What is the Relationship Between Strict Liability and Product Liability?

Strict liability is when a defendant is liable for their actions despite their intent. Normally, you must have done something wrong or failed to perform an obligation in order to face liability. If strict liability applies, however, you can bear liability even without fault.

Most states recognize strict liability under three circumstances—animal attacks, abnormally dangerous activities, and defective products. Product liability cases often involve proving that the defendant is strictly liable for the plaintiff’s injuries. 

Dog Bites and Other Animal Attacks

In many states, the owner or keeper of an animal is strictly liable for losses if it attacks someone. Some states apply a “one-bite rule” to dog bites. Under the one-bite rule, the owner must have had reason to know of the dog’s aggressive tendencies in order to bear liability.

In states like California, there is no one-bite rule—you can hold a dog owner liable no matter how passive the dog’s behavior had been up until the bite.

Defenses to Dog Bite Claims

Following are some of the most common defenses to a dog bite claim:

Negligence law applies if the defendant’s animal attacks another animal.

Ultrahazardous Activities

People who engage in ultrahazardous activities face strict liability if someone gets hurt or killed because of the activity. An abnormally dangerous activity is an activity that cannot be made safe, no matter how careful you are.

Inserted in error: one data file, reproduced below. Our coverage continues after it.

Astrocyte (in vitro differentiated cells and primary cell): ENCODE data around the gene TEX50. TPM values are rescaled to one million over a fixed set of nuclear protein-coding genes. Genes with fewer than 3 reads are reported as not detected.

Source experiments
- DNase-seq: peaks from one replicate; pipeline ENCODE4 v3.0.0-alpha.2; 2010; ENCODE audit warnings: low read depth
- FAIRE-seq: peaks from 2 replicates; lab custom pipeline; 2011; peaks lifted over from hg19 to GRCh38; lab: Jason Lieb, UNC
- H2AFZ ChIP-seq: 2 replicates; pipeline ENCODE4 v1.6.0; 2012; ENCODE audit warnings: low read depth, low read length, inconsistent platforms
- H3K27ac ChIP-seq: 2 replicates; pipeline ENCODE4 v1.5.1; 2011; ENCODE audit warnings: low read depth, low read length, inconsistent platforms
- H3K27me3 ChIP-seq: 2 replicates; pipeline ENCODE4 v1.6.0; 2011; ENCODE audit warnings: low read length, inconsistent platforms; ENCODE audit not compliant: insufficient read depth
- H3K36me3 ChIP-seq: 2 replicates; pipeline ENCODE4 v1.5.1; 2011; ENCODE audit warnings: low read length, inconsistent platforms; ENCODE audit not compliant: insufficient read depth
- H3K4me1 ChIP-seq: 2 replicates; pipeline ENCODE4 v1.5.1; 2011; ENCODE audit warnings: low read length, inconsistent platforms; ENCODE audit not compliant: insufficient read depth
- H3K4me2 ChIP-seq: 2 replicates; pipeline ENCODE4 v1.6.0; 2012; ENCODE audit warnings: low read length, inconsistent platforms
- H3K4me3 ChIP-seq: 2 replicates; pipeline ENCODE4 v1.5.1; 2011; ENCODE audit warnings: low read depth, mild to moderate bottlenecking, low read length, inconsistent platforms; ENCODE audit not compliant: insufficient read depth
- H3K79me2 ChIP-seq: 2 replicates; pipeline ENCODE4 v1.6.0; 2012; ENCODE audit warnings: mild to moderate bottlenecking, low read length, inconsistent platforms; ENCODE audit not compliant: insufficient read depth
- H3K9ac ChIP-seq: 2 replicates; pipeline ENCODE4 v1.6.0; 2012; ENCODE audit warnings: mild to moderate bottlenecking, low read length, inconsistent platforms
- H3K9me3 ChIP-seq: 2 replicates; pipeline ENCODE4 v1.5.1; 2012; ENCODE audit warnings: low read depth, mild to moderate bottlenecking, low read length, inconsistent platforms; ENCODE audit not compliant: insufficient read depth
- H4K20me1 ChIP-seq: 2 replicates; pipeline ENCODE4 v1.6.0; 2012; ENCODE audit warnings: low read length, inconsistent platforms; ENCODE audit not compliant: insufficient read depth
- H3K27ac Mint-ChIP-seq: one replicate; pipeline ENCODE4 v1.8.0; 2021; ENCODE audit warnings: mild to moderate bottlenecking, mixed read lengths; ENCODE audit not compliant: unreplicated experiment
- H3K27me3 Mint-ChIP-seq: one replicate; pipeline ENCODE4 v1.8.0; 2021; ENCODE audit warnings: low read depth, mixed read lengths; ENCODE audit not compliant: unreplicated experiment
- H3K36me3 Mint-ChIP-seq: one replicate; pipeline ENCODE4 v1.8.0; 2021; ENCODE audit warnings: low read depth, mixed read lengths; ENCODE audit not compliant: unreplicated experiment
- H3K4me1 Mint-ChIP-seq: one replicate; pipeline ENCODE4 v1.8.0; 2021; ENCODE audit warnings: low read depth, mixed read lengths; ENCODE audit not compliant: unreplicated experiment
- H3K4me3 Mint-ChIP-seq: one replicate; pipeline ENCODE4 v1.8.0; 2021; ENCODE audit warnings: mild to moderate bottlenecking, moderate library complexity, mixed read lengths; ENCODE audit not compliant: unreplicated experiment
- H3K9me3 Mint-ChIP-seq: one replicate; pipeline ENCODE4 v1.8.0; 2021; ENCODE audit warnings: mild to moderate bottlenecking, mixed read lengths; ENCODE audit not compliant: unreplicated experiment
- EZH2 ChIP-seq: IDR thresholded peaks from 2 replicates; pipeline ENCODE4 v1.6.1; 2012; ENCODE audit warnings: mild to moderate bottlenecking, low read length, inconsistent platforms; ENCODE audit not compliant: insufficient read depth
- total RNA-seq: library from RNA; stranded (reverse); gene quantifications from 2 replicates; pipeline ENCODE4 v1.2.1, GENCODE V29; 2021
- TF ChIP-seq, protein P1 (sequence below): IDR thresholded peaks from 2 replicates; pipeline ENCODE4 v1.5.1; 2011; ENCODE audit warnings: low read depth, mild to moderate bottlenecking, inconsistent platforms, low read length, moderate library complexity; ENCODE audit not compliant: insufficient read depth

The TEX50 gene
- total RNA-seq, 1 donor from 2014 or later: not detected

Examples of abnormally dangerous activities include:

The foregoing are only specific examples of ultrahazardous activities. Other examples are also possible.

What is Product Liability?

Product liability law applies when someone suffers an injury due to a defective product.

Following are some examples:

Subject to certain limitations, the victim can sue any party in the product’s chain of distribution.

Types of Product Defects

Like other strict liability claims, you don’t have to prove negligence to win a product liability claim. Unlike other strict liability claims, however, you do have to prove that the product was defective.

There are three types of defects that can give rise to a valid product liability claim:

A product can suffer from one or more of these defects.

The Product Must Be Unreasonably Dangerous

In addition to a product defect, a product must be “unreasonably dangerous” to trigger liability.

The two tests to determine whether a product is unreasonably dangerous are:

If the product fails either of these two tests, it is unreasonably dangerous.

Possible Defenses in a Product Liability Claim

There are many possible defenses against a product liability claim, including:

Other defenses are also possible.

A Personal Injury Lawyer Can Help Prove Strict Liability

If you’ve been injured by a defective product or sustained an injury in another case based on strict liability, contact an experienced personal injury lawyer for assistance.